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Zuckerberg stands by Facebook’s ad-supported business model during congressional hearing

Facebook founder Mark Zuckerberg has emphasised the company’s commitment to its advertising funded model for the foreseeable future.

Answering questions before a US congressional committee examining the Cambridge Analytica scandal in Washington today, Zuckerberg stated “there would always be a version of Facebook that is free” but didn’t rule out the possibility of a future subscription version.

We don’t offer an option today for people to pay to not show ads,” Zuckerberg said. “We think offering an ad-supported service is the most aligned with our mission of trying to help connect everyone in the world, because we want to offer a free service that everyone can afford.”

Zuckerberg was responding to questioning from Florida Senator Eric Nelson about Facebook’s business model and comments yesterday by the company’s chair, Sheryl Sandberg, that users would have to pay for the social media service if it didn’t run advertising.

In his answer, Zuckerberg acknowledged that while people don’t like ads, they are particularly irritated by irrelevant advertising and Facebook applied both user preferences and its own algorithms to determine what to show users.

“What we found is that even though some people don’t like ads, people really don’t like ads that aren’t relevant.

“And while there is some discomfort for sure with using information in making ads more relevant, the overwhelming feedback that we get from our community is that people would rather have us show relevant content there than not.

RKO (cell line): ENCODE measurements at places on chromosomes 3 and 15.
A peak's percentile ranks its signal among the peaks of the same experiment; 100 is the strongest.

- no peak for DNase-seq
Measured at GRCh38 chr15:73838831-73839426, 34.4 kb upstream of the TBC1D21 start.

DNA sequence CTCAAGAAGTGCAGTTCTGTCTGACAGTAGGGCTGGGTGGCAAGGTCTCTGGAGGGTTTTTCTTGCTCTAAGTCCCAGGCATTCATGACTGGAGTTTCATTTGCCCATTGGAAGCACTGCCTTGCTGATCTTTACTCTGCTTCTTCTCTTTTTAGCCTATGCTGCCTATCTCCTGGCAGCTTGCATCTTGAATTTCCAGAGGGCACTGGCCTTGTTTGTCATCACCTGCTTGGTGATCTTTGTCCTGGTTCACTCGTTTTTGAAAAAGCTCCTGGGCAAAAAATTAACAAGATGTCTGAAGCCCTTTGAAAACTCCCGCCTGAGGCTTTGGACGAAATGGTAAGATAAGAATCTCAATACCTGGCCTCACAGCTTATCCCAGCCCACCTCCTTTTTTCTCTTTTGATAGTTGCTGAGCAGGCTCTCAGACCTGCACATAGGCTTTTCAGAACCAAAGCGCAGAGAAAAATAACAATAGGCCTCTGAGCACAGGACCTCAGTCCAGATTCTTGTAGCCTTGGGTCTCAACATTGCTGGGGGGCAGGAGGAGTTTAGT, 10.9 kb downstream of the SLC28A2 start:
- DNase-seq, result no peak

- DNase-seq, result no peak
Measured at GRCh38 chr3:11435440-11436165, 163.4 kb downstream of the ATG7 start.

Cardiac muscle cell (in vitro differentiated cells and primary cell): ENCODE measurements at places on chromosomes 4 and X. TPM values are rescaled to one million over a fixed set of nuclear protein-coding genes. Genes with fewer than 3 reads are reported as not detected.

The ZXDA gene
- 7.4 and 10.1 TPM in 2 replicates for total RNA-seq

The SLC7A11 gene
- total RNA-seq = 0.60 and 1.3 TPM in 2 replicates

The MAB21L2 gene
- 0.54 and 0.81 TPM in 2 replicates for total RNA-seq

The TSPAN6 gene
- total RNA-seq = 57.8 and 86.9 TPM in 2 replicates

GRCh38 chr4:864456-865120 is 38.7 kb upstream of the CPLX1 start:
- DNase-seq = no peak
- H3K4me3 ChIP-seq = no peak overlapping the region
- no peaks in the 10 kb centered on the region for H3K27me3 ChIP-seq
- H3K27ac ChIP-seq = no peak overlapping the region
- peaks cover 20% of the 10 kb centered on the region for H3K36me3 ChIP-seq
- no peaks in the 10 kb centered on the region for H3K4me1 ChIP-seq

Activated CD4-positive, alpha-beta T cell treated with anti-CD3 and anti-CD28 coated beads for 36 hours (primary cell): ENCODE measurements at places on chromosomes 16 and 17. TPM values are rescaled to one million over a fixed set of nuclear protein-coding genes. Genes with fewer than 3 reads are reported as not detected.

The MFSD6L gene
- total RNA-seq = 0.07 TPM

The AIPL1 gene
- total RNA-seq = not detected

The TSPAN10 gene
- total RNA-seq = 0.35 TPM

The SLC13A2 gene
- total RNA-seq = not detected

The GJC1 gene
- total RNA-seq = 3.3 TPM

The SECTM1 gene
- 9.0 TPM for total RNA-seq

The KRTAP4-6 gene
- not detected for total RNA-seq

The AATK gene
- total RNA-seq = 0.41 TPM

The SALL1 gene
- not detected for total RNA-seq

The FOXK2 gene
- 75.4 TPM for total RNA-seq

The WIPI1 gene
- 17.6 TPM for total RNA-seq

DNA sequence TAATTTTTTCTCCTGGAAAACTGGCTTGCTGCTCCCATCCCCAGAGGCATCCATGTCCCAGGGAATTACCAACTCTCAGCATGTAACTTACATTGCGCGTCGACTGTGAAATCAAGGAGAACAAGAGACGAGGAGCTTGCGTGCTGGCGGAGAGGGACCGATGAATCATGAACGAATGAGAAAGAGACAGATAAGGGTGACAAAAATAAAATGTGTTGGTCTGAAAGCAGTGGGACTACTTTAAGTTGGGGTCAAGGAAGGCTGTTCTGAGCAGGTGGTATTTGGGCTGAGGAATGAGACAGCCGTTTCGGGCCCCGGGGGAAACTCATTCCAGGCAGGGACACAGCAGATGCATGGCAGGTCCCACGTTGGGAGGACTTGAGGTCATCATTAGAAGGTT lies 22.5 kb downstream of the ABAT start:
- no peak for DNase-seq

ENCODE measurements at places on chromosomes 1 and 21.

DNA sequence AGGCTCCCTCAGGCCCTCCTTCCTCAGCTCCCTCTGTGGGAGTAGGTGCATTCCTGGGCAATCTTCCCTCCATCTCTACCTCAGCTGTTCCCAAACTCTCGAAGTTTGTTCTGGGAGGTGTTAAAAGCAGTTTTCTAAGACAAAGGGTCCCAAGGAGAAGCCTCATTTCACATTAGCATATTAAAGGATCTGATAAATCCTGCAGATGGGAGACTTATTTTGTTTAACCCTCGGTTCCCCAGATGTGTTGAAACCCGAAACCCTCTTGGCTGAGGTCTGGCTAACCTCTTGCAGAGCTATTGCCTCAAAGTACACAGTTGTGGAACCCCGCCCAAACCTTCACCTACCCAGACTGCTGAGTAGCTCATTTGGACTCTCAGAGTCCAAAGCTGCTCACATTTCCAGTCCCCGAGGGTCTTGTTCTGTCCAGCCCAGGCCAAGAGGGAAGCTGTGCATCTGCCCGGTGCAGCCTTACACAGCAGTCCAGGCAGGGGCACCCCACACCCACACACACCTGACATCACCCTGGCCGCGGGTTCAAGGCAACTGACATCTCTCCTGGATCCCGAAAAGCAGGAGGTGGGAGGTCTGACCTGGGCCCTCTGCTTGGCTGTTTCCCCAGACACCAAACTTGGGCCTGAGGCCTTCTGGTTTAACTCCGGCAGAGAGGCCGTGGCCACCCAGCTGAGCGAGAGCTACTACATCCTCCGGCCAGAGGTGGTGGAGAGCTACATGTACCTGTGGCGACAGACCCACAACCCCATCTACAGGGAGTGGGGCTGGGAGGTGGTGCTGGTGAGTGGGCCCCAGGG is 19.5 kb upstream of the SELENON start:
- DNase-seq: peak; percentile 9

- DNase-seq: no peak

“So we offer this control that – that you’re referencing. Some people use it. It’s not the majority of people on Facebook. And – and I think that that’s – that’s a good level of control to offer.

“I think what Sheryl was saying was that, in order to not run ads at all, we would still need some sort of business model.”

When being questioned by Nelson about Cambridge Analytica’s access to data, Zuckerberg repeated his previous apologies but noted he felt Facebook had been mislead by the data mining company.

“Senator, when we heard back from Cambridge Analytica that they had told us that they weren’t using the data and had deleted it, we considered it a closed case. In retrospect, that was clearly a mistake.

“We shouldn’t have taken their word for it, and we’ve updated our policies and how we’re going to operate the company to make sure that we don’t make that mistake again.”

Later, Zuckerberg outlined some of the problems Facebook has confronted as the service has grown over the past 15 years with moderating content and how artificial intelligence will help the company deal with inappropriate content and hate speech.

“From the beginning of the company in 2004 – I started in my dorm room; it was me and my roommate. We didn’t have AI technology that could look at the content that people were sharing. So – so we basically had to enforce our content policies reactively.

“People could share what they wanted, and then, if someone in the community found it to be offensive or against our policies, they’d flag it for us, and we’d look at it reactively. Now, increasingly, we’re developing AI tools that can identify certain classes of bad activity proactively and flag it for our team at Facebook.

“By the end of this year, by the way, we’re going to have more than 20,000 people working on security and content review, working across all these things. So, when content gets flagged to us, we have those people look at it. And, if it violates our policies, then we take it down.

“Some problems lend themselves more easily to AI solutions than others. So hate speech is one of the hardest, because determining if something is hate speech is very linguistically nuanced, right?”

Zuckerberg’s questioning continues in Washington.

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